As voters across California prepare to cast their votes in the gubernatorial recall election, Lompoc voters also will be presented with Measure Q2021, a tax measure that would impose a tiered or graduated tax on manufacturers and distributors in the Lompoc cannabis industry.
Currently, cannabis manufacturers pay a flat fee of $15,000 if net income is less than $2 million, and $30,000 if net income is more than $2 million. Should voters pass Measure Q2021, manufacturers and distributors would pay a graduated tax ranging from 0.5 cents per dollar to 2.5 cents per dollar, at half-cent increments, on five levels.
- $10 million and under: 0.5%
- $10 million — $25 million: 1%
- $25 million — $40 million: 1.5%
- $40 million — $55 million: 2%
- $55 million and over: 2.5%
Should Measure Q2021 fail, the current flat fees on manufacturing and distribution would remain in effect. Although the proposed graduated tax on cannabis manufacturing and distribution does not seem to be egregious, it should be noted that giant companies like Raw Garden and Stiiizy, among smaller companies, were attracted to the tiny Lompoc market because of its free market approach and low tax structure, which, in turn, brought hundreds of new local jobs.
Take a moment to consider: In June 2017, during tense budget discussions on the heels of former Lompoc City Manager Patrick Wiemiller mentioning the “B” word — bankruptcy — the council was discussing the possibility of a 2% transient occupancy tax (TOT), which ultimately was not adopted. Two Lompoc hotel owners were present and at the meeting the hoteliers asked that the council not consider a TOT tax as it would have a net negative effect on visitation to the city. They noted that they typically compete with Buellton and Santa Maria for bus companies, which work on wholesale, to bring tourists to the city. They said that they were able to lure the buses because they can undercut the other cities’ prices, sometimes by less than a dollar. If hotel prices in Lompoc were to rise by just $1 or $2, they said, those thousands of visitors would go elsewhere rather than pay the difference.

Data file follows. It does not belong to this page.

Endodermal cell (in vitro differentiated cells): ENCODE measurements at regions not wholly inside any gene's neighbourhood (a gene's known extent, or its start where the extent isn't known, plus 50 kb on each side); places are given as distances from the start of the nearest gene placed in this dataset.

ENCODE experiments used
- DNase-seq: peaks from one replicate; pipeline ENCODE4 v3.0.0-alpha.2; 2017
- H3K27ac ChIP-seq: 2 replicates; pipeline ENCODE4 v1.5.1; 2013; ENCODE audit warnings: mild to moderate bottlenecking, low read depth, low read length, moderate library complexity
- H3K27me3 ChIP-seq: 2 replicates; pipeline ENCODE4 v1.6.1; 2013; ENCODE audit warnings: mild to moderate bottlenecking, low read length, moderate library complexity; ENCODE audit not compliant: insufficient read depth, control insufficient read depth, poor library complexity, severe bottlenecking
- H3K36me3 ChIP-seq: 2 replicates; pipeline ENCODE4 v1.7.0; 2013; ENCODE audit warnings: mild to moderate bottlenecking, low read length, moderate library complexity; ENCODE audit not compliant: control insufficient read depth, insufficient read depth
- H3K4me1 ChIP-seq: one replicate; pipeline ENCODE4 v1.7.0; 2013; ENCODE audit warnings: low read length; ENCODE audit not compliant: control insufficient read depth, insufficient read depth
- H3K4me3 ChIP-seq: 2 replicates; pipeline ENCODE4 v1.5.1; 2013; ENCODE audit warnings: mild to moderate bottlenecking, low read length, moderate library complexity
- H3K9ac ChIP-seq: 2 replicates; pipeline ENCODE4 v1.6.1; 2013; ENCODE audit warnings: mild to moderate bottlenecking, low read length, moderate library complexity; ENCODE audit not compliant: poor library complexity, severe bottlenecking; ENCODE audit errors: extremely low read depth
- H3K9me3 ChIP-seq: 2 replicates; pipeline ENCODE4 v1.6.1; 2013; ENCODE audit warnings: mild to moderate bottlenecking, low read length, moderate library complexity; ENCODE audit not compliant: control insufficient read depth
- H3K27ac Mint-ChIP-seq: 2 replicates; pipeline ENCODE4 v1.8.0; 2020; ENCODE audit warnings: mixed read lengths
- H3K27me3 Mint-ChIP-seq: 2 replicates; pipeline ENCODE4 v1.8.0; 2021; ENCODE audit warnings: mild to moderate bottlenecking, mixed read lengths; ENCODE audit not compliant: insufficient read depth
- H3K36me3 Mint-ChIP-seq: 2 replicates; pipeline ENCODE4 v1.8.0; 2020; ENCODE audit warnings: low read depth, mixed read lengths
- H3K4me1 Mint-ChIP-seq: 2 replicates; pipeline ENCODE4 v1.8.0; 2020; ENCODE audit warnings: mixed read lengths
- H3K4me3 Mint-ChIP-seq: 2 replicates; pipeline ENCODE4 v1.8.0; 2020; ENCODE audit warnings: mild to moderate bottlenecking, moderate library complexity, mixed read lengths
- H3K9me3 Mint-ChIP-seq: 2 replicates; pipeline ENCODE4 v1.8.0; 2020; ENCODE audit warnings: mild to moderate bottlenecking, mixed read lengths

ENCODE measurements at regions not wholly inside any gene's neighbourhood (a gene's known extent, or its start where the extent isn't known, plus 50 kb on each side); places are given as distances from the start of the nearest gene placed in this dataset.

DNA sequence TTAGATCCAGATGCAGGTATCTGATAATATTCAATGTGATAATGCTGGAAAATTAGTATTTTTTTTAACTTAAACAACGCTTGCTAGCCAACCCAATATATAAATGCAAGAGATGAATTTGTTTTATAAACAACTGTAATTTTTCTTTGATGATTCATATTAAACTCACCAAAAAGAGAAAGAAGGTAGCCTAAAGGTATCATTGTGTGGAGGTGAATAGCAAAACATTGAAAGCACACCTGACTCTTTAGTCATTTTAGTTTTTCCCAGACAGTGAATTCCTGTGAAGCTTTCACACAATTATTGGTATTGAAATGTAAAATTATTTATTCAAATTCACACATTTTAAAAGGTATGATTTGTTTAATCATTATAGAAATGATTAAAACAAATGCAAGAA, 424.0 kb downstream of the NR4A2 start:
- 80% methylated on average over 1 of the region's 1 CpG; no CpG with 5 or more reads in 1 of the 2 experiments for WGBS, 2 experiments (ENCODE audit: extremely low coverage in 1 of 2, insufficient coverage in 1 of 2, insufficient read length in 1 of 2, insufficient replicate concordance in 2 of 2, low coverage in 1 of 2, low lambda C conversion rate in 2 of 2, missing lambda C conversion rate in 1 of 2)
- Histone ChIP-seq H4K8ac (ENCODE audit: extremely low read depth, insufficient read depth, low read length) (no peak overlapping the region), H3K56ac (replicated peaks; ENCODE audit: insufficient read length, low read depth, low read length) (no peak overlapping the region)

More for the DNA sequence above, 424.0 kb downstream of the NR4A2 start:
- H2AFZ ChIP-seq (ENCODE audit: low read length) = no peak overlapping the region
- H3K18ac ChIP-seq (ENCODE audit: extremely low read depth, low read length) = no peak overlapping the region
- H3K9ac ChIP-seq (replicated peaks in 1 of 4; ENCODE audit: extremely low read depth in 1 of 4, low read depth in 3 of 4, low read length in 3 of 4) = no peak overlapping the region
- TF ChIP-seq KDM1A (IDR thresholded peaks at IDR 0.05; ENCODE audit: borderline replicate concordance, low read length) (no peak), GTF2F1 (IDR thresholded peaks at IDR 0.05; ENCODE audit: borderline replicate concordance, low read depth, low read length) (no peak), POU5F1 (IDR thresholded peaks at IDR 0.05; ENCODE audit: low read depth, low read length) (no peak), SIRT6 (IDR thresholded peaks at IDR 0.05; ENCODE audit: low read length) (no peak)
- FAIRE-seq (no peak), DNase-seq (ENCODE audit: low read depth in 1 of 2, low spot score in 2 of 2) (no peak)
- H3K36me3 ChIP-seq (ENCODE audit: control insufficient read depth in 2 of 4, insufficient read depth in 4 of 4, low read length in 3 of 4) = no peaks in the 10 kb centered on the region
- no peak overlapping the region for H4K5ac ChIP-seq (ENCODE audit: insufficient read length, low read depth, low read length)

Why doesn't the council see the parallel?
In my June column, I explained that Lompoc is a bedroom community with many of its residents working out of town. Though the town is not located next to a major freeway, it provides a smaller, qualified workforce than larger communities.
Lompoc is attractive to manufacturers and distributors, among other canna-businesses, because of its current low-tax structure that has stimulated a total of 52 business applications — despite the global pandemic. Such businesses bring more than just tax dollars; they provide critically needed jobs that stimulate our local economy’s financial health.
Just like the hoteliers warning that visitors would pass over Lompoc to save a couple bucks with the level of taxation already levied upon the cannabis industry, operators could choose to move operations to more favorable markets if it becomes economically unfavorable in Lompoc. While the giant companies can absorb a modest tax, some of the smaller manufacturers who have poured their hearts and bank accounts into their businesses may not, especially if they still haven't had the opportunity to open their doors.
I advocated and supported the City Council's decision authorizing voters to directly vote on modifying taxes, but remain reserved on Measure Q2021’s claims to improve policing, parks, etc., especially after previous tax measures that advocated similar promises were used to give raises, whether deserved or not.
Regardless if voters approve or deny Measure Q2021, the cannabis industry will continue to be an economic source for jobs and revenue, and citizens will be afforded the opportunity to directly influence its local impact.
To that I say, more flower to the people!
Under the proposed ordinance, the city could have allowed up to four special cannabis-related events where participants 21 years of age or older could have sold and consumed cannabis. The event “would very likely take place outdoors and would likely take the form of a festival or expo."
Seaweed Dispensary and Lounge in July 2018 was awarded Lompoc’s first commercial cannabis license and became the sixth dispensary to open for business in December 2019.
Lompoc City Council members unanimously declared a state of fiscal emergency on June 1. The move allowed the city to call an Aug. 31 mail-in-o…